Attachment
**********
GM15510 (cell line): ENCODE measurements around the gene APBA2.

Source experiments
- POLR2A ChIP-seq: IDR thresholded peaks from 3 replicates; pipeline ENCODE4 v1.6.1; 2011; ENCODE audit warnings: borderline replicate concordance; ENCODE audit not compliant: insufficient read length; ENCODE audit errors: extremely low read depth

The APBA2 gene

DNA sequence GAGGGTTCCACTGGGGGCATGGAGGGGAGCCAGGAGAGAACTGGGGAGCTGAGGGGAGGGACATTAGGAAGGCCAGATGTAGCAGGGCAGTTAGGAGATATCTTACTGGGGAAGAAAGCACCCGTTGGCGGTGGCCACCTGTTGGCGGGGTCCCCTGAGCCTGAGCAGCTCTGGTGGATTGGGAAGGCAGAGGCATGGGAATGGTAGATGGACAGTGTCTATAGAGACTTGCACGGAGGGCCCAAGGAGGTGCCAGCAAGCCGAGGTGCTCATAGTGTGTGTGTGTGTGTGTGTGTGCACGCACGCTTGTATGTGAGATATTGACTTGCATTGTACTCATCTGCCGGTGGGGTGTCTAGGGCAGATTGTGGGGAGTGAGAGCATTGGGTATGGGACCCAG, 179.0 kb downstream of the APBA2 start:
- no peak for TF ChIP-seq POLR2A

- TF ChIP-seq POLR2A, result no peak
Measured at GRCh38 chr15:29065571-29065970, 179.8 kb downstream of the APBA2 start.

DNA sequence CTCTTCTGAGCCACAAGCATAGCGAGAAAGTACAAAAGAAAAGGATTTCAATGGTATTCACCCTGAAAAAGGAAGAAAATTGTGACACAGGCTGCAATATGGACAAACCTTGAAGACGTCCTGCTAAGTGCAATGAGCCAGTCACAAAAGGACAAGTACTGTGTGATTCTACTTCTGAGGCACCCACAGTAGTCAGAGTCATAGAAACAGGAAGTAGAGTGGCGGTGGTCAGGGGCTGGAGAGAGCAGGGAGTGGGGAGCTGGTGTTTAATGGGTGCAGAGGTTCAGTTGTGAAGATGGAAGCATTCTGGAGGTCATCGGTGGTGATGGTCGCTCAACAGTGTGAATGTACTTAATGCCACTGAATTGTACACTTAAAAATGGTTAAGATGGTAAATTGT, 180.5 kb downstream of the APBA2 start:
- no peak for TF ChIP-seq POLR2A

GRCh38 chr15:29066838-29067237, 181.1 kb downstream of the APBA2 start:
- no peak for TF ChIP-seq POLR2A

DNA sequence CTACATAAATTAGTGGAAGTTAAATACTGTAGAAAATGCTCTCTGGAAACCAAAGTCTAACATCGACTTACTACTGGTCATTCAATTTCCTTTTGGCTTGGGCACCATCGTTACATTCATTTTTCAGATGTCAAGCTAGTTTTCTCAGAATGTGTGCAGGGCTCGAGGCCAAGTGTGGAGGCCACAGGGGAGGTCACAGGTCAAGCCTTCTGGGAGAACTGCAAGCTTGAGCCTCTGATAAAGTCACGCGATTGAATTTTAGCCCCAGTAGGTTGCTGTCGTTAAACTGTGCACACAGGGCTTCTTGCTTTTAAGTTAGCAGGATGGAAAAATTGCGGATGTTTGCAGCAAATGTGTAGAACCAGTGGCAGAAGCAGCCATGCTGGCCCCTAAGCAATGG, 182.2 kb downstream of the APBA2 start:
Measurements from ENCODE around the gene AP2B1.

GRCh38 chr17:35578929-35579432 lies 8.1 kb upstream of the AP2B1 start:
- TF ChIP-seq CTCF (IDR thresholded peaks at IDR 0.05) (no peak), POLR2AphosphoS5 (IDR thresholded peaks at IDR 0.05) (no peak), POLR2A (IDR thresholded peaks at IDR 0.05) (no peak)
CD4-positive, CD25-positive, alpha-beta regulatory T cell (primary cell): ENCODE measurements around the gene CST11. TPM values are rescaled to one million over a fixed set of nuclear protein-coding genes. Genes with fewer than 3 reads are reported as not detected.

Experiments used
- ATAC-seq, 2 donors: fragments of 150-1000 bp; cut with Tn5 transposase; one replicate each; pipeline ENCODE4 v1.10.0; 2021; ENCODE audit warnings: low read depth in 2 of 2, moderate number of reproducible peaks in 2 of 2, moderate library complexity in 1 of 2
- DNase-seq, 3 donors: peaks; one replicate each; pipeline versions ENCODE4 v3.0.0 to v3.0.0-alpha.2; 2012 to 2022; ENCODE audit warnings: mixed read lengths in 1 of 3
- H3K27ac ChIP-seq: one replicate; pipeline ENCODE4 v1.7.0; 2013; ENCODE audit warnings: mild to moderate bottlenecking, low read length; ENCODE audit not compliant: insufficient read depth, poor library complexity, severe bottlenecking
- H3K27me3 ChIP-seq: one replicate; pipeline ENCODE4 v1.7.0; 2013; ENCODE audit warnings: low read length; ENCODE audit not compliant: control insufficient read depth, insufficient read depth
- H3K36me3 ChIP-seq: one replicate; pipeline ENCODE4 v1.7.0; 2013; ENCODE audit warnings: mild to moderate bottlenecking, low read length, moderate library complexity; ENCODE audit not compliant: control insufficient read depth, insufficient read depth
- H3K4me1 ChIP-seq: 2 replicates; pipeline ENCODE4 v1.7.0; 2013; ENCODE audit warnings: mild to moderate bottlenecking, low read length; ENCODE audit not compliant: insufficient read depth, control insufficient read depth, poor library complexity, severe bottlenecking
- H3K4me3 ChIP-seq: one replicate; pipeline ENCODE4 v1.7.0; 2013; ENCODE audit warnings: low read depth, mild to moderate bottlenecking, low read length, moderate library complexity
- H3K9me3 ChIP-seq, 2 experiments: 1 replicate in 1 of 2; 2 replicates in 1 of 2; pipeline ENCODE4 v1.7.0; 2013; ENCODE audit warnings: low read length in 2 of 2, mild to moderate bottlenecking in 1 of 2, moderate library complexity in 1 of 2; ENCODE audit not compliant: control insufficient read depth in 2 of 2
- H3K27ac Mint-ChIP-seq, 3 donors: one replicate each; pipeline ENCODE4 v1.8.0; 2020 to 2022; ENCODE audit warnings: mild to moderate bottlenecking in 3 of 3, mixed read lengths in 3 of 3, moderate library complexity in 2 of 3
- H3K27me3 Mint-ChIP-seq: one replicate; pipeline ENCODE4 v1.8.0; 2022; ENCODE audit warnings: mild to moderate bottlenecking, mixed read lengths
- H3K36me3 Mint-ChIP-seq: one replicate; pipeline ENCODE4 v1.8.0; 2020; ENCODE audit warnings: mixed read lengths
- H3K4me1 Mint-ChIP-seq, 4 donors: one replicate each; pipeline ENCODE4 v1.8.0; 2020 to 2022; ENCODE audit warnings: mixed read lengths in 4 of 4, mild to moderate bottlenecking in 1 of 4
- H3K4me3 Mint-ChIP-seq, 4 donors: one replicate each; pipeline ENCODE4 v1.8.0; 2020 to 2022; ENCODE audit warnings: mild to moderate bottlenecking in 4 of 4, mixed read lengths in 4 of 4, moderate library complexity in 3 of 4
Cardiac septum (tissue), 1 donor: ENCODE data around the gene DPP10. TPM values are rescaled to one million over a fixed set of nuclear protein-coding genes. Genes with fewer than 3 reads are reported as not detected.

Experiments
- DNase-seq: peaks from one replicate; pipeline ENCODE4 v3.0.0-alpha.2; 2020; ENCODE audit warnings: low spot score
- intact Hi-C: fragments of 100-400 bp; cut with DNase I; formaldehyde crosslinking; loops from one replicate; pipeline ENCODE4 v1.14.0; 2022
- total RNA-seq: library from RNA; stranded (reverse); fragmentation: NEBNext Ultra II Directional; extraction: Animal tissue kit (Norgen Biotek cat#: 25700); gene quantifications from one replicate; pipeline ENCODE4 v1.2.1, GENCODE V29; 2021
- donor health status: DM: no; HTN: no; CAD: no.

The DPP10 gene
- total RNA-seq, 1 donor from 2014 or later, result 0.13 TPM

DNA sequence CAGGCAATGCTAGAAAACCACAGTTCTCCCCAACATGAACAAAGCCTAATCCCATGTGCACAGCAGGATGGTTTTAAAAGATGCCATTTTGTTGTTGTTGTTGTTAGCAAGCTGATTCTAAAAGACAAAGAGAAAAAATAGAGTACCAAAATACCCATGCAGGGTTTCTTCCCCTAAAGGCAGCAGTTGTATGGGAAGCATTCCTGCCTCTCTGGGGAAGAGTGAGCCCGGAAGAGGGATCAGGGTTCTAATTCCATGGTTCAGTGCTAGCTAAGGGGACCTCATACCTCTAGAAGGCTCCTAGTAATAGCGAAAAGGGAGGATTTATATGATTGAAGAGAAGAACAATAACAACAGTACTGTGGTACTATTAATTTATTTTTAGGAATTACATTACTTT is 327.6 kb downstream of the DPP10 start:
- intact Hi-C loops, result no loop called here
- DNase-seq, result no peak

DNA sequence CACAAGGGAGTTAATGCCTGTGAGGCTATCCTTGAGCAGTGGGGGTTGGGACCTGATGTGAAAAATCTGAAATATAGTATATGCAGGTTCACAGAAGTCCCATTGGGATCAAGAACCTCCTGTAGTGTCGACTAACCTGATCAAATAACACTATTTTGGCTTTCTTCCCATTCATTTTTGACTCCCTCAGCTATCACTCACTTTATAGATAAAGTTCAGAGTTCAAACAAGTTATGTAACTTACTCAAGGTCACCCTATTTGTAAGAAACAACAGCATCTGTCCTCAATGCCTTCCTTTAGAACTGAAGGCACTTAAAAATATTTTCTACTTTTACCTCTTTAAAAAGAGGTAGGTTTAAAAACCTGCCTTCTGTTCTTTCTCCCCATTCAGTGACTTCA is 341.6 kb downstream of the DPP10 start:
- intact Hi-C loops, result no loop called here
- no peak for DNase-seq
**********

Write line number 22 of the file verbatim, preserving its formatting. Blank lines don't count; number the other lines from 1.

- H3K27me3 ChIP-seq: one replicate; pipeline ENCODE4 v1.7.0; 2013; ENCODE audit warnings: low read length; ENCODE audit not compliant: control insufficient read depth, insufficient read depth